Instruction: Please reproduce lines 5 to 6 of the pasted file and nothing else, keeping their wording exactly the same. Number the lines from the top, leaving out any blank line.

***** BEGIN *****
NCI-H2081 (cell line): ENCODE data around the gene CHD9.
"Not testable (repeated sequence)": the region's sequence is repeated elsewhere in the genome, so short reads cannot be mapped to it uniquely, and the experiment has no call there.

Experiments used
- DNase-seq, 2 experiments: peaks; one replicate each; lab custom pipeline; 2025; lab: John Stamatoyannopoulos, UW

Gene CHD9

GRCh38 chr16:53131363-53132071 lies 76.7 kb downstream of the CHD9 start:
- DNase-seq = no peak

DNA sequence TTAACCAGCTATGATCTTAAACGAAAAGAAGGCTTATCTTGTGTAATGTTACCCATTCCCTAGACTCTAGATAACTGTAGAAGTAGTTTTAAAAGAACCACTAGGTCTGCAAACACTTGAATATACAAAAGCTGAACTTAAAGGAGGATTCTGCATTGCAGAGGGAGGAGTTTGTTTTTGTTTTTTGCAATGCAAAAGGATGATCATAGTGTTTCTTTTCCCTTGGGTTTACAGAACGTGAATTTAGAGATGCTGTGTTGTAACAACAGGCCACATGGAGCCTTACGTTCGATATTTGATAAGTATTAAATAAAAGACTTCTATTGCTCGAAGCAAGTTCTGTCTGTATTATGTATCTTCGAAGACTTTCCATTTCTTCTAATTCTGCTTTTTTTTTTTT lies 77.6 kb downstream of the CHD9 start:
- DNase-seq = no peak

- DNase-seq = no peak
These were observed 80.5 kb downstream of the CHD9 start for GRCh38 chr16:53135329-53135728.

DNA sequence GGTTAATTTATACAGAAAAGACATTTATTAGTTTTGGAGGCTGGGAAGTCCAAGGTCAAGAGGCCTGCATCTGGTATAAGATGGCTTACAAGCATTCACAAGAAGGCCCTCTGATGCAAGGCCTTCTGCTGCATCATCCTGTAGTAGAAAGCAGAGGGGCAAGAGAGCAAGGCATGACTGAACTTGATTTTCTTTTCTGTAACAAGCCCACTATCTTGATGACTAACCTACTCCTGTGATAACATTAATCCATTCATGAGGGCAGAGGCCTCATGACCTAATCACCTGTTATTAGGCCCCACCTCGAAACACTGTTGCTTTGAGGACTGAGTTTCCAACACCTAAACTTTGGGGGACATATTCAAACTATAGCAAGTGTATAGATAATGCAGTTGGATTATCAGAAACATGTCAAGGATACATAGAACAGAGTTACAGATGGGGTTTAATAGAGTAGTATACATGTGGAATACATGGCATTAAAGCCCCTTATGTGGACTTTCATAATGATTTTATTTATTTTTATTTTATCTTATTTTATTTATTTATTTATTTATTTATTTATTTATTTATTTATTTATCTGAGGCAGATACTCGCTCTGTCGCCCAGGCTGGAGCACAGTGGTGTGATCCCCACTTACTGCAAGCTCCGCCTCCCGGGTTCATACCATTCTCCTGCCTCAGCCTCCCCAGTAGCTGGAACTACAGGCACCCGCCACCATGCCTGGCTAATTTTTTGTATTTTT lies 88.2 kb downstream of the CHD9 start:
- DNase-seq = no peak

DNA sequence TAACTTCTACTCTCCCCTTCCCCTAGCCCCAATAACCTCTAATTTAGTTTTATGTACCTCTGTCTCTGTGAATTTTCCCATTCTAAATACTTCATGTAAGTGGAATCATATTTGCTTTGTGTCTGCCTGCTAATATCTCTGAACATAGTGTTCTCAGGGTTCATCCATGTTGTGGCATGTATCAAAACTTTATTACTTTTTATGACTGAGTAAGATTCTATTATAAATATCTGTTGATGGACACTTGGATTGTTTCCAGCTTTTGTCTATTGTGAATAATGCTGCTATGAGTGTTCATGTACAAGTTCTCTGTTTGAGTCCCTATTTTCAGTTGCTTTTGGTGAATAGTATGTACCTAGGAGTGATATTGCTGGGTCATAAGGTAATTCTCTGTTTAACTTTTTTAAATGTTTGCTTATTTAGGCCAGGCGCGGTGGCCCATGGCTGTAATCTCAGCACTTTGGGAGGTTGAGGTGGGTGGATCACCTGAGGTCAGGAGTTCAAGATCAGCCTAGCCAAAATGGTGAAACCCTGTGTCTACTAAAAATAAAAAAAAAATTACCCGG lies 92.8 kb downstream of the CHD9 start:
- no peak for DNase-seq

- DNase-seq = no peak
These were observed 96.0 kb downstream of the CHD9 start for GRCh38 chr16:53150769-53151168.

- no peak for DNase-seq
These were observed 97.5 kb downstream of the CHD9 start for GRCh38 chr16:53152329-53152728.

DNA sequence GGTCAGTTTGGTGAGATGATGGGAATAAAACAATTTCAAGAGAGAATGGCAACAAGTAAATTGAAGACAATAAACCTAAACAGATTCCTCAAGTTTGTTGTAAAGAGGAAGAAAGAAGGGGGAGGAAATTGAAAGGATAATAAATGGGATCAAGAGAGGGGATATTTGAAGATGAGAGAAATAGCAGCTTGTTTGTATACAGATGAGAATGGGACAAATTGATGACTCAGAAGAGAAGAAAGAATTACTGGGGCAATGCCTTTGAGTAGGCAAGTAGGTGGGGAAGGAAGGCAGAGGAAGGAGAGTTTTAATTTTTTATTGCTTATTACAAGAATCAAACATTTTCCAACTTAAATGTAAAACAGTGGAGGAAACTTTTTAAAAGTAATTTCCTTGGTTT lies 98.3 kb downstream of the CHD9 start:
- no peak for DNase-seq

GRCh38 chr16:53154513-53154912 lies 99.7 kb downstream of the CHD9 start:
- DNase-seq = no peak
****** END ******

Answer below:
Gene CHD9

GRCh38 chr16:53131363-53132071 lies 76.7 kb downstream of the CHD9 start: